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« Reply #9 on: July 28, 2011, 02:07:34 AM »

Ok, I follow your logic Michael, but I got close to the gentle hive and got one bee who posed instead of rushing in.  Why aren't they brushing the pollen off and collecting it in their baskets?  I should see at least some come in with baskets of this pollen if they're collecting nectar.  Also, I now see the white stuff on bees going out as well.  Click on the image for hi-rez. 



This is one of those things that just doesn't seem right until what should have been obvious pokes it's head out and whistles.  I have this image in my head of fastidious bees grooming themselves and carrying the harvest back to the hive to store.  I also have a cat that leaves a stain on the bedcover where she likes to sleep in the guest room.  Here's what they usually look like when they bring in the pollen, there's a bloom of little orange-yellow flowers in the pasture across the road.



They don't seem to be cleaning this stuff off, or can't.  It looks like a dust.  I've never seen bees coated with anything unless they were pulling their heads out of a flower. 
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Jim 134
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« Reply #10 on: July 28, 2011, 06:03:28 AM »

I was passing by my hives on Friday, and saw what looked like a marked queen.  Hmmm.  Wrong hive, and she would have been outside.  I figured it was reflection until I saw another.  Well, this is weird...

They came in on one hive at first, then finally all my hives were coming in with this stuff all over them.  Not a one came in with white pollen in the baskets, orange and brown, yes.  It's definitely a powder, some of the bees came in with just a stripe in between the wings.  I was worried it might be pesticide, but I have no piles of dead around.  I didn't see any white bees going out.

Anybody have any idea what I may be looking at?




 Someone lineing bees Huh To find a hive.AKA 'beelining' I have use flour for this
 http://forum.beemaster.com/index.php/topic,23436.0.html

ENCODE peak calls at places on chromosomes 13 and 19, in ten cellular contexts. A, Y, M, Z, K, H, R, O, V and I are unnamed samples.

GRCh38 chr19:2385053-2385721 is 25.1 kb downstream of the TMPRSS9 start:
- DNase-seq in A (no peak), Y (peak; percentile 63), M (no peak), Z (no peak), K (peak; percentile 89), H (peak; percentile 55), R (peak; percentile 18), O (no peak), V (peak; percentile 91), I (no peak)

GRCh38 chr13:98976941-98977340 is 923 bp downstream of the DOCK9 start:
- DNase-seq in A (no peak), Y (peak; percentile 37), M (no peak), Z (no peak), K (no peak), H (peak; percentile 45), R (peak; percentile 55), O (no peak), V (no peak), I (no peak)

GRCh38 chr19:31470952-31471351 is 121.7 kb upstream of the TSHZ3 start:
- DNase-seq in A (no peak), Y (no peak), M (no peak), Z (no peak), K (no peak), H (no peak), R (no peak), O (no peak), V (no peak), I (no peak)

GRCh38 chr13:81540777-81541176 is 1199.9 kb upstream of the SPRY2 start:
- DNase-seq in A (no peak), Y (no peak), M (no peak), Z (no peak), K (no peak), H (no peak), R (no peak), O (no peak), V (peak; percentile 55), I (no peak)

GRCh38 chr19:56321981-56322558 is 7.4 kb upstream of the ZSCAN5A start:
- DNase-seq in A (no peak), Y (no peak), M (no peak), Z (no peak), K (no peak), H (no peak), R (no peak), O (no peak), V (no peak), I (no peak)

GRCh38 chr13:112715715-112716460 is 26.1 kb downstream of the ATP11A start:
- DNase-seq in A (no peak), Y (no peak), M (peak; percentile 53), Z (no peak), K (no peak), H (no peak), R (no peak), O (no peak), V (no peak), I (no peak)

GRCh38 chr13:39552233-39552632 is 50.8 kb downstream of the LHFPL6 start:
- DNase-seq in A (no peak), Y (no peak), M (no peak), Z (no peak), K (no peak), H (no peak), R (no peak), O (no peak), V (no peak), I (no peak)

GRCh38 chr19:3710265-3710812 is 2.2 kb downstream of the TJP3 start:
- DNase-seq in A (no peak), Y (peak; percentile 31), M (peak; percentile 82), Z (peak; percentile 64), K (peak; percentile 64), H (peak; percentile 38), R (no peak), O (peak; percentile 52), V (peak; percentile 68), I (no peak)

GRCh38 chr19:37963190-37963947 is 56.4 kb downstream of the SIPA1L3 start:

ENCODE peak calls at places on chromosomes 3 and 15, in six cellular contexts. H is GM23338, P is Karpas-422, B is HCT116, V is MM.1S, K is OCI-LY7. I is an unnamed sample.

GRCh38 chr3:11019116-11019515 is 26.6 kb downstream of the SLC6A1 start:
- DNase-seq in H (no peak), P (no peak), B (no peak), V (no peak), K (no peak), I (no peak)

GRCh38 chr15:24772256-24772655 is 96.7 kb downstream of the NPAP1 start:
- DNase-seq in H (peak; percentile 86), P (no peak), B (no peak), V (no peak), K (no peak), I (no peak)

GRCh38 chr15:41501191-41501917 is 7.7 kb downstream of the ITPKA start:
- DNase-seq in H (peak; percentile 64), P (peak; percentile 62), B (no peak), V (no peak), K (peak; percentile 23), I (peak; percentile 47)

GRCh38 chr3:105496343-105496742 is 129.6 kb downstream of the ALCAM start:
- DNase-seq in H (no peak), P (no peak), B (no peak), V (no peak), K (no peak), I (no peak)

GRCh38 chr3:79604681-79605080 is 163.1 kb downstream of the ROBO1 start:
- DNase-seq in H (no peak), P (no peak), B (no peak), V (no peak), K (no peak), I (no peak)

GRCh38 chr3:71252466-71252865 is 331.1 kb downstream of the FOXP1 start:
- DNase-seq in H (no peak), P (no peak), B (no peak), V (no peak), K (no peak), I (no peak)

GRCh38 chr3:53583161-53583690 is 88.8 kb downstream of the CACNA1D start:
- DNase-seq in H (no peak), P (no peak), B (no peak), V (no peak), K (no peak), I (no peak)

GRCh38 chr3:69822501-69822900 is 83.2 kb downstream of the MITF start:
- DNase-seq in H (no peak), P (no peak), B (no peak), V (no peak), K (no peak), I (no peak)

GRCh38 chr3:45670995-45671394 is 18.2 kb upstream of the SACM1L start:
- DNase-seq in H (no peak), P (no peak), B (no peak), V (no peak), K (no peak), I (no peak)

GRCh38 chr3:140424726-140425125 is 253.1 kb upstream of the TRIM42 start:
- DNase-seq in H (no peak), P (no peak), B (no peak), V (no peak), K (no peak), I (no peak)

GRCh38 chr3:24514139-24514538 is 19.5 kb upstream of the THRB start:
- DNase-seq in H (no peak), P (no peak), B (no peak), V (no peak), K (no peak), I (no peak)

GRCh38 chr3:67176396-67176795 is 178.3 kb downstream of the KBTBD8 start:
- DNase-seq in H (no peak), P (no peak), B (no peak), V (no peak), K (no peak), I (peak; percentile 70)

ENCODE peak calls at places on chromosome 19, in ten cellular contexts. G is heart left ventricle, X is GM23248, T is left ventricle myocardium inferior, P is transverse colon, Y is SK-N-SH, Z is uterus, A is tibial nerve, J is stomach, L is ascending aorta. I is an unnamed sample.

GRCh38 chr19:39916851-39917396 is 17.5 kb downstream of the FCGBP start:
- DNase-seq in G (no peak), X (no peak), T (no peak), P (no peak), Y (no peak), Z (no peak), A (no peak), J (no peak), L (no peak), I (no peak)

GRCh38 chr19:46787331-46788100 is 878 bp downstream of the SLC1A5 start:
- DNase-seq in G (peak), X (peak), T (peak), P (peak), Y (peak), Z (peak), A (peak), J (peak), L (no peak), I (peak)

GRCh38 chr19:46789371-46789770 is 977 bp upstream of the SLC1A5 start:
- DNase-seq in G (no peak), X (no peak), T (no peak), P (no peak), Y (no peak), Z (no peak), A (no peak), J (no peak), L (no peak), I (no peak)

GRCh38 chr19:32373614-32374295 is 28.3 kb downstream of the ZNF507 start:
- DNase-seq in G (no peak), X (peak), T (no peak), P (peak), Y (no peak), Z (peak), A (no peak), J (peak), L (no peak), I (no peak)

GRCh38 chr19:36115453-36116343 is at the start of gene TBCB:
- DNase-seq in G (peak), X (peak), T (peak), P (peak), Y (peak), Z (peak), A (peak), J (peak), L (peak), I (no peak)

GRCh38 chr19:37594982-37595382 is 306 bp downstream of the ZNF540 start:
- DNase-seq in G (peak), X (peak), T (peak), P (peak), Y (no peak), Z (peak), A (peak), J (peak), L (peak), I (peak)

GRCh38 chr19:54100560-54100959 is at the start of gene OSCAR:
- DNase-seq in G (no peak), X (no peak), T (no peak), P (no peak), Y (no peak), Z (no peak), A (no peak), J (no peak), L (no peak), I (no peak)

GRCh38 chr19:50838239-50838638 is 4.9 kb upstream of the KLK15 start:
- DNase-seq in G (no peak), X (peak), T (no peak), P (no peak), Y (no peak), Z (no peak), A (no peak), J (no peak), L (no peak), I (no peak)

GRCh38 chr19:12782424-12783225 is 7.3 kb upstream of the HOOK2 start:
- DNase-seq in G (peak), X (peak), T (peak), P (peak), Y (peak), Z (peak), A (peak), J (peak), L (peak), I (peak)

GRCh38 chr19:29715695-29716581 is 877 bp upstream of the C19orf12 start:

Title of the book is "bee hunting" by A.R. Harding publishing, copyright 1908.


   This book will help you  
http://www.archive.org/download/beehuntingbookof00lock/beehuntingbookof00lock.pdf


    

      BEE HAPPY Jim 134 Smiley
« Last Edit: July 28, 2011, 06:18:56 AM by Jim 134 » Logged

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Michael Bush
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« Reply #11 on: July 28, 2011, 06:20:05 AM »

There are also some flowers that either hit the bees with something or leave something sticky that gets stuck on the bees.  For example, bees often have pieces of milkweed flowers stuck on them when working them.
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Michael Bush
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BlueBee
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« Reply #12 on: July 28, 2011, 12:00:38 PM »

CapnChkn, I really have no idea why your bees are white, but I’m curious about the wire mesh in your later photos.  It appears to be double woven, whereas the wire mesh in your first photos look like standard 1/8” hardware cloth.  Are my eyes going bad, or is there something unusual with your wire mesh in the later photos? 

Like I said, no idea why your bees are white, but check out this bumble bee I snapped in a Rose of Sharon flower.  It looks a little like your white bees.  Some plants dump a lot of the good stuff on a bee.


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CapnChkn
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« Reply #13 on: July 28, 2011, 01:01:48 PM »

@Jim 134:
I was thinking that may be, but I couldn't figure out what that stuff could be.  It sure is sticky.  I was also thinking the Buddhists might be "blessing" the bees, but it sounds more like what Hindus would do.  Nobody is tramping over the land as far as I can tell.

@Michael: